SDPD Internet Course

Week 7

Structure solution by Patterson, direct or molecule location methods, part 2 :
Special methods (molecule location excluded).


This week will be dedicated to the use of [if available] special methods (excluding molecule location)...

We are now at the limits of knowledge and close to the most recent developments in SDPD. Literature is scarce on those "special methods". Some may have been applied to a quite small number of real problems, and sometimes to none. There are very few programs available in the public domain, see the list at the SDPD-Database (CD). Moreover, the commercial programs are sometimes extremely expensive. For instance PowderSolve/Materials studio from the Accelrys/MSI Company, was, at the beginning, only available to a consortium of the biggest pharmaceutical companies and to large scale facilities like ESRF. The cost of the entry ticket was of the order of 40000 US$ for 3 years. Such an investment is out of small labs possibilities. However, researchers which cannot access to those monsters, can try to build their own program. Fortunately, this is what happens sometimes, so that a few program under GPL (GNU Public License), with open sources, may be grabbed here and there. They may be able to produce the same result as those unavailable programs, but without any shiny GUI (Graphical User Interface), so that they are possibly harder to manage for non-crystallographers. But you are a crystallographer, don't you?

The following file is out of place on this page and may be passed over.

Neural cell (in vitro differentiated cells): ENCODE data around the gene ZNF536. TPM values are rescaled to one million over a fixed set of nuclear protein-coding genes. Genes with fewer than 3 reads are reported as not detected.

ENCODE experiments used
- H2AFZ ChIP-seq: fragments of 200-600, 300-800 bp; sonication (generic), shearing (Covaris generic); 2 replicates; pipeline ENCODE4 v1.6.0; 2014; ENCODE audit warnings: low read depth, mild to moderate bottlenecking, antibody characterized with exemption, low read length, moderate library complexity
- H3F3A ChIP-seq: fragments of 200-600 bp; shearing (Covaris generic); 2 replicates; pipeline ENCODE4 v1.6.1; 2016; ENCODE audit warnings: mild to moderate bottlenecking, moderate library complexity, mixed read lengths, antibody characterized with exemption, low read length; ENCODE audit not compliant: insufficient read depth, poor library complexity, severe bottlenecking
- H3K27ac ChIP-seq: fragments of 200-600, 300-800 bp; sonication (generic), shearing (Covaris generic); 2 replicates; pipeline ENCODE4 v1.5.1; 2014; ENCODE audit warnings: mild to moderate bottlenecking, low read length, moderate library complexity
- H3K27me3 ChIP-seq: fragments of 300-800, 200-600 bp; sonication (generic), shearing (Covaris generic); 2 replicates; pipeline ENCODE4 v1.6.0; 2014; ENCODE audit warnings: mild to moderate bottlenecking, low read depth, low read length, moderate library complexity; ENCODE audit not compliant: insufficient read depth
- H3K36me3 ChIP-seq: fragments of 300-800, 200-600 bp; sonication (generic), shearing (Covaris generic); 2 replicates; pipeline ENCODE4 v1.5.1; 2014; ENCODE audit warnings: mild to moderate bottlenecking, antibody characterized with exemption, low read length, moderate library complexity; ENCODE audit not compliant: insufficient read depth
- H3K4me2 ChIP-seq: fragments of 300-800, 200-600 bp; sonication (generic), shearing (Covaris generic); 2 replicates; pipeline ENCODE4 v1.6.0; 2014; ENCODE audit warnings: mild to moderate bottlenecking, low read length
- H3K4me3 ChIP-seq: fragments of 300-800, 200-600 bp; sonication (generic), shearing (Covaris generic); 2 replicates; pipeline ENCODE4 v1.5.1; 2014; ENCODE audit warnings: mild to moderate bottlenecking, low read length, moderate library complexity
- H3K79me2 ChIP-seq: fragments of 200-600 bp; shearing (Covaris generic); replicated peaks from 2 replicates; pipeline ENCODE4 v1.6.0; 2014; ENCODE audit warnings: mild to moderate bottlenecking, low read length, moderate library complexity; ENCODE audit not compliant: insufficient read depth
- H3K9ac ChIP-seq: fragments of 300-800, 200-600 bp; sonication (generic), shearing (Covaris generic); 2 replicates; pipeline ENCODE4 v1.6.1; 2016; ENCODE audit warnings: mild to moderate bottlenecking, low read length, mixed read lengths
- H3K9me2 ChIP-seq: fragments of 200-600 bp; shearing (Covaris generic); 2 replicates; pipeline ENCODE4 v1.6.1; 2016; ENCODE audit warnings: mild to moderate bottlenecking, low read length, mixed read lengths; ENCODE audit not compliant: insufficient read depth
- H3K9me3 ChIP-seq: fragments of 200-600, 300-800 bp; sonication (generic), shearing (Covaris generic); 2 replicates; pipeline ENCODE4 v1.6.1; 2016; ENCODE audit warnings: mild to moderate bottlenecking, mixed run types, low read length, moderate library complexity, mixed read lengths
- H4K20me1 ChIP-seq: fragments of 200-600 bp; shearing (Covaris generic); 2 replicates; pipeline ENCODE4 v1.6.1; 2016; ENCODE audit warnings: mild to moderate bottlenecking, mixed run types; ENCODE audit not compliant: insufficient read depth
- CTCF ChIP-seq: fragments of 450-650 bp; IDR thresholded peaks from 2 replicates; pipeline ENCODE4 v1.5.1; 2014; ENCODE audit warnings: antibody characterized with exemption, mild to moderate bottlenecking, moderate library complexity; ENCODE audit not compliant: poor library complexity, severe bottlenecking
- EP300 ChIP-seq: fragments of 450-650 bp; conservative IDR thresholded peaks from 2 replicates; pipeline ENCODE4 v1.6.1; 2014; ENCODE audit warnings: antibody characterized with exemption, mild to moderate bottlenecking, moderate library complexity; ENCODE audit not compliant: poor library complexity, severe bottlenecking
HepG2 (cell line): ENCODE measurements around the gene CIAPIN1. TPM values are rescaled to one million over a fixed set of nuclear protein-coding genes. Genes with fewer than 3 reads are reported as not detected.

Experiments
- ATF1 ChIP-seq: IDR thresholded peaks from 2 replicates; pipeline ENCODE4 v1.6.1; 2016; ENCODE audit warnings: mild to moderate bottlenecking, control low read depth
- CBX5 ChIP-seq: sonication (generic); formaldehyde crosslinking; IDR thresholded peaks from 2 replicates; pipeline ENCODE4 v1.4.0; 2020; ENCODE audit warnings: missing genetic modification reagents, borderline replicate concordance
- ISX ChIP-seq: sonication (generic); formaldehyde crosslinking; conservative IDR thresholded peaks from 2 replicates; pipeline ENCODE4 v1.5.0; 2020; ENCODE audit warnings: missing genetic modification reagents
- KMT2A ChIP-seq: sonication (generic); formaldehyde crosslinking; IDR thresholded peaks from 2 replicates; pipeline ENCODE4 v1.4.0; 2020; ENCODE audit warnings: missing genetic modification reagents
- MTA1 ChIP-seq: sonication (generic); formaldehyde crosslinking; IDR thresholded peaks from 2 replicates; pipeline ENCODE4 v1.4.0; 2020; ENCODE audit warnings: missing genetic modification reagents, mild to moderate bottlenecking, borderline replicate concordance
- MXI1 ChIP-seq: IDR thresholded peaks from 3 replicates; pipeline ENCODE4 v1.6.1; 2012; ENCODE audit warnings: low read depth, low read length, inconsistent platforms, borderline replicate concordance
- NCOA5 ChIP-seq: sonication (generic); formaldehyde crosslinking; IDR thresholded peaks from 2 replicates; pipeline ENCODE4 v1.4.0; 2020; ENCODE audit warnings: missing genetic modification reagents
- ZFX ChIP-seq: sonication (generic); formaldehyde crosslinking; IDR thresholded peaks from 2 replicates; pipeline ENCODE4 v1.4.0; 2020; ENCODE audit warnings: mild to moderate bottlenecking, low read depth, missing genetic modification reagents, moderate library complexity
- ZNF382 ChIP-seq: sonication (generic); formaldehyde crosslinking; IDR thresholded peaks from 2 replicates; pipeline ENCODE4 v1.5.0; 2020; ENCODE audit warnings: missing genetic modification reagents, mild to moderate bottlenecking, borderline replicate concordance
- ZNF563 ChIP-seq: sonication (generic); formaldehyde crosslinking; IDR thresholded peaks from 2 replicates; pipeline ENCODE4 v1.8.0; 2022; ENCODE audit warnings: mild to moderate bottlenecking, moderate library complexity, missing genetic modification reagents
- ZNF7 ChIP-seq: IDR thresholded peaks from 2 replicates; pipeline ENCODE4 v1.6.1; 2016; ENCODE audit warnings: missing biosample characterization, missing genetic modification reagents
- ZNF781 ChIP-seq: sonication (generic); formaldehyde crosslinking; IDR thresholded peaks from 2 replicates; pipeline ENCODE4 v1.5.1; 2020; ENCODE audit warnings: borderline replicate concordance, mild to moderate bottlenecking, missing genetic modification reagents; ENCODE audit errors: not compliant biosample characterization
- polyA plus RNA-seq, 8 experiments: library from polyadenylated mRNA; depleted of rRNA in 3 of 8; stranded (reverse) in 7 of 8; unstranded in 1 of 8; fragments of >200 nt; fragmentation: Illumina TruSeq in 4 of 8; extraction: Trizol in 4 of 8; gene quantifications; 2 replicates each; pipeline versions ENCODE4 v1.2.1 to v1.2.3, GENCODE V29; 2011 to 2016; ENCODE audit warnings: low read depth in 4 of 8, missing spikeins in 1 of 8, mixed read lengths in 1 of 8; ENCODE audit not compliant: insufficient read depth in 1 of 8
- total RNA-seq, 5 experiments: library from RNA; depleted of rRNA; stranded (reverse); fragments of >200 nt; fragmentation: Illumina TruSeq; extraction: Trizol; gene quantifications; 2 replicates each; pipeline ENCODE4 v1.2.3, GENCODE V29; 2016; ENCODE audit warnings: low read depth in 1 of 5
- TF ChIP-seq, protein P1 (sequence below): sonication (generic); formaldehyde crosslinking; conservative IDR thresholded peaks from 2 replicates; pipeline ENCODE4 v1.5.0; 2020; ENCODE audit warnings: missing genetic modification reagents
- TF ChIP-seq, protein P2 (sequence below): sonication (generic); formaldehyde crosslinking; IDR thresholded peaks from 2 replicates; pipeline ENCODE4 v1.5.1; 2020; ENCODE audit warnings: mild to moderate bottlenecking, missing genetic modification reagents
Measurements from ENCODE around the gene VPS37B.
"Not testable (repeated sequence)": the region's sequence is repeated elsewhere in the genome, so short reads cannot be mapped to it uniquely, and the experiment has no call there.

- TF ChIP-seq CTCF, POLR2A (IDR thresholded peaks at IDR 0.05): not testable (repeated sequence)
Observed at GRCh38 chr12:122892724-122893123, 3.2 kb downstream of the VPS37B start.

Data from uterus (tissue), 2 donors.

If you try to identify those special methods (CD) from the publication titles gathered inside the SDPD-Database, you will probably obtain the following list of methods, or names, as defined by the authors themselve :

  • Monte Carlo from scratch - 1999
  • Global Optimisation Method (GOM) - 1997
  • General Monte Carlo approach - 1997
  • Simulated-annealing method and a high degree of molecular flexibility - 1997
  • Optimised data collection and analysis strategies - 1997
  • Genetic algorithm - 1997
  • Anomalous scattering difference - 1997
  • Probablility distributions for estimating the |F|s - 1997
  • Computationally assisted - 1997
  • Texture-based method - 1997
  • Computer prediction - 1996
  • Simultaneous translation and rotation of a structural fragment within the unit cell - 1996
  • Combination of high-resolution X-ray powder diffraction and molecular modelling techniques - 1996
  • Generalized rigid-body Monte Carlo method - 1996
  • Solving crystal structures with the symmetry minimum function - 1995
  • Static-structure energy minimization method - 1995
  • Computer modelling approach - 1995